An innovative and fresh take on A Doll’s House, this performance by Space Productions involves a subtle re-thinking of Ibsen’s classic play. Incorporating dance elements and puppetry, the ideas behind this production are both experimental and surprisingly cohesive.
Irina Borisova and Emma Thatcher’s collaborative design is radical and transformative: the theatre space becomes a doll’s house, enveloped with canopies and hanging ornaments. Particularly of note is the visual dominance of a suspended transparent post box. This provides a perfect auricular centrality to the letters dropped by Krogstad and Doctor Rank, and emphasises the fragility of Nora’s situation, and how out-of-reach her solution seemingly lies. The decision to have the Helmers’ children played by puppets is an excellent one. The small role they have in the piece is perversely strengthened, as is Nora’s resolve to leave this household in which she is unable to serve a fulfilling purpose.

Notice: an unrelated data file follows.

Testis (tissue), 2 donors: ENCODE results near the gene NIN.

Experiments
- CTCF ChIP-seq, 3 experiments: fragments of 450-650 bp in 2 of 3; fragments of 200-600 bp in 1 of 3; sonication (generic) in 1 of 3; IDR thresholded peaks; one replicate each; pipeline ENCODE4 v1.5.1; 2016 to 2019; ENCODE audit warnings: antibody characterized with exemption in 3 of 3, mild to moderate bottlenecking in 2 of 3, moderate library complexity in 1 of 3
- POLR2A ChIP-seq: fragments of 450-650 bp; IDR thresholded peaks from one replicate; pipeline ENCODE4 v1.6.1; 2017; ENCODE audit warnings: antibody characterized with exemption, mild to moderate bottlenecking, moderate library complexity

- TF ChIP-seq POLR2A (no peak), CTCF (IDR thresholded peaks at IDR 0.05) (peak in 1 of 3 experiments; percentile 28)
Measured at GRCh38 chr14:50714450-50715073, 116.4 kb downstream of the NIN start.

There is a strong central performance by Gina Abolins as Nora, but there is the odd moment of weakness in some of the other actors. The most overwhelming and memorable aspect, however, is indisputably the tea party-like set. Papered and packaged macaroons, delectable costumes and a programme you’ll want to keep for ever, this is a modern yet sensitive and inoffensive interpretation of Ibsen.